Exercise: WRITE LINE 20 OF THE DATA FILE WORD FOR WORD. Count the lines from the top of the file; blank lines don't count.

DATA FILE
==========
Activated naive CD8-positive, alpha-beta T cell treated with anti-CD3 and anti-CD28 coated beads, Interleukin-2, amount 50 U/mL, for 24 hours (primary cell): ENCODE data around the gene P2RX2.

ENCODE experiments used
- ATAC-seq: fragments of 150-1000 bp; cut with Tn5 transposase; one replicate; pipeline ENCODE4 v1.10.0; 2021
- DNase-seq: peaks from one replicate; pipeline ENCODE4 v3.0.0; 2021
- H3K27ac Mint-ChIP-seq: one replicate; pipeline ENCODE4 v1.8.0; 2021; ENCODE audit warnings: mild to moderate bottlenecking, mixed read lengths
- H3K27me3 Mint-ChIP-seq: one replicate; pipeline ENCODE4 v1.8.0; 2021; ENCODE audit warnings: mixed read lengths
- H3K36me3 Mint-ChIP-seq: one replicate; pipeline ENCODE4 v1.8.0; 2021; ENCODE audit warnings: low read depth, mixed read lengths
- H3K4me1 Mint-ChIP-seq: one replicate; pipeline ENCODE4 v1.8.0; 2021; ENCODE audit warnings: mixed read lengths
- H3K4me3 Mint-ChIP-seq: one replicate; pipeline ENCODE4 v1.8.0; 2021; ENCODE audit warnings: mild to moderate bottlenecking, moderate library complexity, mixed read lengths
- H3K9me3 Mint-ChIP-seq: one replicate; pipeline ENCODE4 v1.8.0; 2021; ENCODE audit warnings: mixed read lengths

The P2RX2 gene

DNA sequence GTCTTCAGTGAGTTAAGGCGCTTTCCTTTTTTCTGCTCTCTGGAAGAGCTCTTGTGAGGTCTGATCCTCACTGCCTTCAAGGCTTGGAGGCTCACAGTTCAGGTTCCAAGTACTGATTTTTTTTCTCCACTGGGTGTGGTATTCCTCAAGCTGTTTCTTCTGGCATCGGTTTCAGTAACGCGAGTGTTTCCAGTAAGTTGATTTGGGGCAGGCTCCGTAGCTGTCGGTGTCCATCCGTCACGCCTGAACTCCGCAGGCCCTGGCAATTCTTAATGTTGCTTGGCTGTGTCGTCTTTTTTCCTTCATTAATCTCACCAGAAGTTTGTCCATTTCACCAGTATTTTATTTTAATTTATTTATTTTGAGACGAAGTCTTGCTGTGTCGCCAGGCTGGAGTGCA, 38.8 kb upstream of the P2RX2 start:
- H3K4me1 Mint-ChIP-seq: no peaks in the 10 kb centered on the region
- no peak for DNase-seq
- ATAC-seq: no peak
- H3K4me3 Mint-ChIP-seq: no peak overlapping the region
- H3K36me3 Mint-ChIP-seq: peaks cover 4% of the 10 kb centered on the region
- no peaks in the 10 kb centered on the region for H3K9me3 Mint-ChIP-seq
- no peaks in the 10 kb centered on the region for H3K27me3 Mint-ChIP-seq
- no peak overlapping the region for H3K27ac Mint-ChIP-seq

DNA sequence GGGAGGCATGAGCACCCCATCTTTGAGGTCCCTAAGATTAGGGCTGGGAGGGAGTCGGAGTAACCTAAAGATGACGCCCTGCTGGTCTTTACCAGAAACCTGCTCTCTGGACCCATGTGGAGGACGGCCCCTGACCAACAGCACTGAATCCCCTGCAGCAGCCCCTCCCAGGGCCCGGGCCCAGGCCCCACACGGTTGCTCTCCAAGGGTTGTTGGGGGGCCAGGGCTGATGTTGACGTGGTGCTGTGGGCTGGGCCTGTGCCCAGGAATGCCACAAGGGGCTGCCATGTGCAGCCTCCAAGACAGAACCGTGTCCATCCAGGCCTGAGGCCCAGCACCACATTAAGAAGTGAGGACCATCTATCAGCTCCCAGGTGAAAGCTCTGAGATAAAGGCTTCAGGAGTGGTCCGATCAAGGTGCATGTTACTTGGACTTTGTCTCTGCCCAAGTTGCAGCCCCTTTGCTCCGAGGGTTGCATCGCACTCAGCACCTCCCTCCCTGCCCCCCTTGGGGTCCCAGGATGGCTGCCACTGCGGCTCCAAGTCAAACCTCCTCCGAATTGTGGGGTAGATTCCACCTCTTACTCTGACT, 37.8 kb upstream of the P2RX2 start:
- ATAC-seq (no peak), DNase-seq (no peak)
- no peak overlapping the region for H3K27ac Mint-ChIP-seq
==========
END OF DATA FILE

- no peak overlapping the region for H3K27ac Mint-ChIP-seq